Onryō: the vengeful Japanese spirits that inspired ‘The Ring’ and ‘The Grudge’

Onryō: the vengeful Japanese spirits that inspired ‘The Ring’ and ‘The Grudge’Onryō: the vengeful Japanese spirits that inspired ‘The Ring’ and ‘The Grudge’
If there’s one ghost who has taken on multiple incarnations in pop culture, it’s the girl from “The Ring.”
The character, who seems rarely referred to by name — it’s Sadako Yamamura, for reference — has lingered in our collective consciousness since the original Japanese film was first released in 1998, haunting horror movie fans for more than 20 years. But the inspiration for Sadako has been part of the Japanese imagination for a lot longer.
Sadako’s appearance is a direct reference to Japanese legends. The ghosts in these stories are often characterized by long black hair obscuring their faces. They typically have pale skin and wear white clothing, which references the traditional Japanese burial kimono. These ghosts also often lack feet and hands, floating just above the ground. The general term for these ghosts is yūrei, but Sadako is specifically an onryō, a category of vengeful spirits.
Onoe Matsusuke as the Ghost of the Murdered Wife Oiwa, in “A Tale of Horror from the Yotsuya Station on the Tokaido Road” painted by Utagawa Toyokuni I in 1812. Image via The Metropolitan Museum of Art.

The Origins of onryō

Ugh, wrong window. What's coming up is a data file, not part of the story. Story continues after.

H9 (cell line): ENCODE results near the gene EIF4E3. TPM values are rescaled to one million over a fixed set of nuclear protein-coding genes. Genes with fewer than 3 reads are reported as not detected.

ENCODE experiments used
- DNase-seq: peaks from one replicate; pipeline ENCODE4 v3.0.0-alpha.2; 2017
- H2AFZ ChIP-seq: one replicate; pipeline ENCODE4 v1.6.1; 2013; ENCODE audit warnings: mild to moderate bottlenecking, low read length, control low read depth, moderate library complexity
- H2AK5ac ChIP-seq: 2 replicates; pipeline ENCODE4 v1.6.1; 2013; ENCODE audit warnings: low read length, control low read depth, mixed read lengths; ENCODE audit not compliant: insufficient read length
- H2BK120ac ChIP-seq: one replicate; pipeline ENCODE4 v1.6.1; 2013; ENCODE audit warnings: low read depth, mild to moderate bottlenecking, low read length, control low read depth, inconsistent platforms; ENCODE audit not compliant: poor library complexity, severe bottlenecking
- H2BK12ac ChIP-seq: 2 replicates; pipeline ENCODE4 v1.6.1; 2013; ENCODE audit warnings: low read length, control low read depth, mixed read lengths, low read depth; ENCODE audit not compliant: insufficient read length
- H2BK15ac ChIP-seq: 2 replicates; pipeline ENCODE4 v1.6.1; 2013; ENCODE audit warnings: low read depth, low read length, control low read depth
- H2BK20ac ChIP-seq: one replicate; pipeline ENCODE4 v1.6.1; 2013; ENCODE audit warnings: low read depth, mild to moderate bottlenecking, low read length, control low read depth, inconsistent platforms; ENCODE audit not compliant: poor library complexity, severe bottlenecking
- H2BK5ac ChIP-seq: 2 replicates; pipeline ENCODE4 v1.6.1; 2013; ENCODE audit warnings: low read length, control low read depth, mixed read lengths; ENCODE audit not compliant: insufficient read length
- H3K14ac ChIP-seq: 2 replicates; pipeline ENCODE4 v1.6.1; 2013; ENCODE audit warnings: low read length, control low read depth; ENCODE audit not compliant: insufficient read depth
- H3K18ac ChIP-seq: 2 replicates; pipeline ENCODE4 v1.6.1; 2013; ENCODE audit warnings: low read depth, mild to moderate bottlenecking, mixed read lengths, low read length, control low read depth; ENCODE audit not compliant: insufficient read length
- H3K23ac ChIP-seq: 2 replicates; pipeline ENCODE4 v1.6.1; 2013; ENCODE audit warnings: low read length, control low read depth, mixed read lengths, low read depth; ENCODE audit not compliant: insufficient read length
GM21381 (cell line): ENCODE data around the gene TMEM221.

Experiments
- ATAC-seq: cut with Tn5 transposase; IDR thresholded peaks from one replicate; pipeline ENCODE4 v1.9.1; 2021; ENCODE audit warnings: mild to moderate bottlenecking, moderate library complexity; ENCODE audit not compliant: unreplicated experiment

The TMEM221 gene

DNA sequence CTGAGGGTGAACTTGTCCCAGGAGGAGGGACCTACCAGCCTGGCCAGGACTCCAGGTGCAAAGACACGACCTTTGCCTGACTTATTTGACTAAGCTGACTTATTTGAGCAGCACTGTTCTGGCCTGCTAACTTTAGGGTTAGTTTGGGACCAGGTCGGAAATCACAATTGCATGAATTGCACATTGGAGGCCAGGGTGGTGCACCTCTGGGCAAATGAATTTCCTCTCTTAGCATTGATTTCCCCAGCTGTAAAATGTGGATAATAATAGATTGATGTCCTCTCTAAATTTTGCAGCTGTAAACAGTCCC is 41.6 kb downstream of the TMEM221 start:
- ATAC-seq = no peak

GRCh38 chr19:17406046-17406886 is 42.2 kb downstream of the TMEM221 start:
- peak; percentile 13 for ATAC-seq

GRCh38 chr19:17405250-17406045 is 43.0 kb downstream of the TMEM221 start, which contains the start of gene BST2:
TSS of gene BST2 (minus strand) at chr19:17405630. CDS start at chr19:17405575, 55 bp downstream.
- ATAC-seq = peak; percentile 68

Legends about the onryō trace back to the eighth century. As vengeful spirits, the onryō not only target specific people who wronged them in their search for retribution, but are also said to cause large-scale destruction, including natural disasters such as earthquakes and tsunamis. Although onryō as a term does not refer specifically to a female ghost, many of the most famous depictions — both in older legends and pop culture — are women and girls, often wronged wives or young children.
Onryō have appeared in Japanese literature, theater and, of course, film. It was during the Edo period, when Kabuki theater became popular, that the portrayal of these ghosts was developed, including the signature details of their hairstyle and clothing. This look has proven consistently terrifying across cultures and time periods, making the onryō one of the most distinguishable ghost legends, even if many people don’t know their exact origins.
Yūrei (Japanese Ghost) from the Hyakkai-Zukan” created by Sawaki Suushi in 1737. Image via Wikimedia Commons.
Besides appearing in “The Ring,” onryō can also be found in the similarly popular “Grudge” franchise, as well as the J-horror films “Kairo” and “Dark Water.“
An easily identifiable and undeniably spooky fan-favorite Halloween costume, Sadako and the onryō who inspired her continue to provoke the fear that any wrathful ghost should.
Featured Image via SamkillGhost (left), The Metropolitan Museum of Art (right)
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